The Non-Fiction Novelist

Helping at-work writers to become novelists

Archive for the tag “kalashnikov”

Your Novel Ain’t Perfect. Let It Go.

By Larry Kahaner

I’m thinking a lot about what I’ve done for a living during the past 30 years. As a writer, journalist and author (mainly non-fiction and now a novelist) I every so often I come upon a sentence, a phrase, a thought about what it means to be a writer that strikes me hard where I stand. Usually, it’s something I learned that has helped turn me into a working writer.dali perfection

I was reading a blog the other day by the folks at the art of storytelling and a sentence resonated with me. “Most new writers start as perfectionists and must unlearn this to become true writers.”

For sure. I’m lucky that I learned this early on while in the newspaper business where you didn’t have time to torment yourself over your precious words.

I’ve been harping about this issue for years. I even wrote a blog about it. I compared novelwriting to the AK-47 rifle. The AK, if you’re not aware, is the most used weapon in the world and it has several characteristics that make it so popular. It’s cheap, easy to make, easy to use — and it’s not perfect. Yes, that last one is a positive attribute.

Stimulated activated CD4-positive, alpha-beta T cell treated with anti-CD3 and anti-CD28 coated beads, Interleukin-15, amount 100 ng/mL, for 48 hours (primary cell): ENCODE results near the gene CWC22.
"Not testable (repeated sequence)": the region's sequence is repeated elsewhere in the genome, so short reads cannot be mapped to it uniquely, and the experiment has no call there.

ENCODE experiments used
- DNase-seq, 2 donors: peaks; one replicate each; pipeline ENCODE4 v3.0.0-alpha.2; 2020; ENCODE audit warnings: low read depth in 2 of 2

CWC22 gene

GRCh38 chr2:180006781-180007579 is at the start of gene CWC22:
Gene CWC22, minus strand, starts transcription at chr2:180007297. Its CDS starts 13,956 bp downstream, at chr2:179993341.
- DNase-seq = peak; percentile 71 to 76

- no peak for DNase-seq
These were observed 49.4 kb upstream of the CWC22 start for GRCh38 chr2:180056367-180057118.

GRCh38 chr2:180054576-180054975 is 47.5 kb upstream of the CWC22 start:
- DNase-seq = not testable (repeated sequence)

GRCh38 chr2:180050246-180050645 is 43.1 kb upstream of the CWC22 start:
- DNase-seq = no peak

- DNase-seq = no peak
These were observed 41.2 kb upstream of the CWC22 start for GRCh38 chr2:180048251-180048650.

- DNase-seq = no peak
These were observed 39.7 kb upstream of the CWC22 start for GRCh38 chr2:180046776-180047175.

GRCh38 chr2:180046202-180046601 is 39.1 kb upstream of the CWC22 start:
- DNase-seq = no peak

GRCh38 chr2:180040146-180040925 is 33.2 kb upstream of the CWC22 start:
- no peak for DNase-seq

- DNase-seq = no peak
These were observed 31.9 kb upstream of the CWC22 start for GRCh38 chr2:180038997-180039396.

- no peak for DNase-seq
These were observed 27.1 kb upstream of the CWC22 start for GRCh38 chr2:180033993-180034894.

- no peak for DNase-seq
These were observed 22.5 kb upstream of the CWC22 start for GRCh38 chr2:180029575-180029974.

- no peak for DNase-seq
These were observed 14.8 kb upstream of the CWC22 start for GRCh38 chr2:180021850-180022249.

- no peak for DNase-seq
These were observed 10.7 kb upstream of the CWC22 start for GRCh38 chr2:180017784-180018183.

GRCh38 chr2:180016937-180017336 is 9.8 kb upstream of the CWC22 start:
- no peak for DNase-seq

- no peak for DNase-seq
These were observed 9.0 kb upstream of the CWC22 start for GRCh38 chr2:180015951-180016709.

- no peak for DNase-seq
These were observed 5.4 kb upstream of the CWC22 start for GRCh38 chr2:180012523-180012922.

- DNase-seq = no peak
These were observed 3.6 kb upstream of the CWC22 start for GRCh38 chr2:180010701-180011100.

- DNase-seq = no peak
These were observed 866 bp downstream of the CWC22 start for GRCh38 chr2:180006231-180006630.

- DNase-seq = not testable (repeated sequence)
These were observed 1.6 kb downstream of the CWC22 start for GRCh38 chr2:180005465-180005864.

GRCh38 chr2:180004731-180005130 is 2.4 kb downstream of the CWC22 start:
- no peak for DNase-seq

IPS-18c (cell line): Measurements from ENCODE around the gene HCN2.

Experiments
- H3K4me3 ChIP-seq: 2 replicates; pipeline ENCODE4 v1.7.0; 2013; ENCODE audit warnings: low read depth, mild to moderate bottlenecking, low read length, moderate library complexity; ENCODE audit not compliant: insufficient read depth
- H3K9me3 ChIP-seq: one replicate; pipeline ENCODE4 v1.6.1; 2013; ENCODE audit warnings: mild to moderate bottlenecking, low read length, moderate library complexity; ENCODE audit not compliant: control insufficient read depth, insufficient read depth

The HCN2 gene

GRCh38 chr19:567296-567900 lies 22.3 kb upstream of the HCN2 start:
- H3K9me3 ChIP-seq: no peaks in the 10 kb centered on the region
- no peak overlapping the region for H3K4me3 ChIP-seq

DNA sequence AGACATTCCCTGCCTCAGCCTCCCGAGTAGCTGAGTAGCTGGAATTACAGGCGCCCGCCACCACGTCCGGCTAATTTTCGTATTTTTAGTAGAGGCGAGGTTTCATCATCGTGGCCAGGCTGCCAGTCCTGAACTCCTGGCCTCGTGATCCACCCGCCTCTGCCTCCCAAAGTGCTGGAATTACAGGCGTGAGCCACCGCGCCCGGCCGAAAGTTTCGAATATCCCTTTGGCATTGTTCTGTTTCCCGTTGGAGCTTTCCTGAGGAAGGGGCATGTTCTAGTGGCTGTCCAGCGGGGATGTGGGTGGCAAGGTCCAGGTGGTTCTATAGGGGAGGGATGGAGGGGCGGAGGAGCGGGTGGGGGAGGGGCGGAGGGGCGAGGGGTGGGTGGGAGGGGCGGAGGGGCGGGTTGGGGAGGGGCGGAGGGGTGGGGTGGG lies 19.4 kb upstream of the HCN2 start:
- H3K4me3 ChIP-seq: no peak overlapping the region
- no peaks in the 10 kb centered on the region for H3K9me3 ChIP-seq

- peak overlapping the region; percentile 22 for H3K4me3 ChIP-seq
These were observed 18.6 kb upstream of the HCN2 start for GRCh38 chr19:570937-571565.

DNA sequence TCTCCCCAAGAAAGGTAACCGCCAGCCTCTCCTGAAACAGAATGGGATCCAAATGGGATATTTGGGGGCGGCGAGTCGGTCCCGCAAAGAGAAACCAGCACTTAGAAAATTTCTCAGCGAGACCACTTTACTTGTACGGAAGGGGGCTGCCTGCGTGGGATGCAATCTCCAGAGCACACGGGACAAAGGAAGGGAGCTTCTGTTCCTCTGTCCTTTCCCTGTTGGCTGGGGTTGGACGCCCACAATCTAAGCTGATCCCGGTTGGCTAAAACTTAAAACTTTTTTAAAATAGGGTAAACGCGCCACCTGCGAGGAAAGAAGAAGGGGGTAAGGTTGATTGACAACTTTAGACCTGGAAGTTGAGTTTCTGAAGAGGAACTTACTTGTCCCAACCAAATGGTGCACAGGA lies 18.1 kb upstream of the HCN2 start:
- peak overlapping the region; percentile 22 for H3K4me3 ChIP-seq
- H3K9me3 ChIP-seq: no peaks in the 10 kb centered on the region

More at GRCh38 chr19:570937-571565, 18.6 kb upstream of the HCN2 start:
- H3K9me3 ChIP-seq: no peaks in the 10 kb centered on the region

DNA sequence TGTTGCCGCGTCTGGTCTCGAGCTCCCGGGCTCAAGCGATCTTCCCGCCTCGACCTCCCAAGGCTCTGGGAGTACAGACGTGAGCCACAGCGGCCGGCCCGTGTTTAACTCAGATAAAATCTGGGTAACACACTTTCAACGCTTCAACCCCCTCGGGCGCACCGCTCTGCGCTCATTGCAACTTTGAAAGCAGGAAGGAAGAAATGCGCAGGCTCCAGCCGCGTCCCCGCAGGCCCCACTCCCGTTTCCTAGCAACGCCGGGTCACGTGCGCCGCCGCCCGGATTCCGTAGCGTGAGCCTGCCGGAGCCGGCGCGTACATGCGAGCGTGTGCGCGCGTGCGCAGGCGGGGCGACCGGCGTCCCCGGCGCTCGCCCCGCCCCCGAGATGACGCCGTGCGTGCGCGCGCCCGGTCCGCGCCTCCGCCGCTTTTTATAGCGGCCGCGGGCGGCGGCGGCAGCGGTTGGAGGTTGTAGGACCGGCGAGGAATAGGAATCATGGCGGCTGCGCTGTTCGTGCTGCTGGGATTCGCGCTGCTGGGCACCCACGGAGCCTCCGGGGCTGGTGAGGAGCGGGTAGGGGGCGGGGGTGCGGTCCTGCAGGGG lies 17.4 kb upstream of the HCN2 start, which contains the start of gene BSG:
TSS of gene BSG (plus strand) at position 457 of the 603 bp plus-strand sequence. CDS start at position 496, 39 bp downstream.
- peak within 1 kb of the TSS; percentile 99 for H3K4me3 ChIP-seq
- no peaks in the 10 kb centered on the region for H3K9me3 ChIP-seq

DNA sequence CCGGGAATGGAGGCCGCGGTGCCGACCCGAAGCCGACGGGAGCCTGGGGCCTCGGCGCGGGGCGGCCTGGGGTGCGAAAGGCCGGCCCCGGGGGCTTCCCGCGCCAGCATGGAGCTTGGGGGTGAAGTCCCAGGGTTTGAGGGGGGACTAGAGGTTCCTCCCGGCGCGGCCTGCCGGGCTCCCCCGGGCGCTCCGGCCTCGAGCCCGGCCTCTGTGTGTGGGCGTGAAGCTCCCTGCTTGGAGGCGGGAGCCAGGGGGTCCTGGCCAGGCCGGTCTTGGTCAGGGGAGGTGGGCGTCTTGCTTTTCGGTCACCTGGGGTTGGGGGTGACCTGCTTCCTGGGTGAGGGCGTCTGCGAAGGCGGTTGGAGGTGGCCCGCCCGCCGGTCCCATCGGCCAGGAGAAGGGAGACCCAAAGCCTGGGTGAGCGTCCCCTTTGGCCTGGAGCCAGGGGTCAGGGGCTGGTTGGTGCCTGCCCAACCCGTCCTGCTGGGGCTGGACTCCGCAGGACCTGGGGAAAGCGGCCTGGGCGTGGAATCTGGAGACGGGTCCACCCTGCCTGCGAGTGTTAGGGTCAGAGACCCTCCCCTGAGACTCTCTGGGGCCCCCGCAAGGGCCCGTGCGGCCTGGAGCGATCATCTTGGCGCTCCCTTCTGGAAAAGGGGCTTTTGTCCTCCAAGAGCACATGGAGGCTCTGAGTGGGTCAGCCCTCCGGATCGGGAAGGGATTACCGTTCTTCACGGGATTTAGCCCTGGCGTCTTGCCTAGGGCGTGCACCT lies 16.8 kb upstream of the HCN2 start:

I’m quoting here from my post:

“It’s not a precision, beautifully- constructed weapon like the U.S. M-16 rifle, but it did the job and, unlike the M-16, it didn’t have to be taken apart on a regular basis to be cleaned. In fact, the reason why the AK works so well is because it is not perfect. The parts don’t fit precisely together so dirt and gunk don’t accumulate in the mechanism. It just kicks out the muck and keeps firing.

One of the sayings in Kalashnikov’s Soviet Union was “Perfection is the enemy of good enough,” and I was reminded of this while reading Art & Fear by David Bayles and Ted Orland. It’s a great read for all artists including writers.

An important point the authors make is that many writers are stopped in their tracks because they’re trying to achieve perfection on the first go-around.”

When newish writers ask me for advice I tell them to write the best that they can, but don’t obsess over every word or even every sentence. You can never make anything you write perfect. It’s impossible. (For another take on letting go see Cristian Mihai’s blog on the subject.)

One of my mentors once gave me the following advice. “Anything that’s written can always be made better.” Once you understand and believe it, you can proceed with your work and not get caught in the snare of perfection.

Even the best writers offer flawed prose but hide it among solid, serviceable, engaging and compelling bodies of work.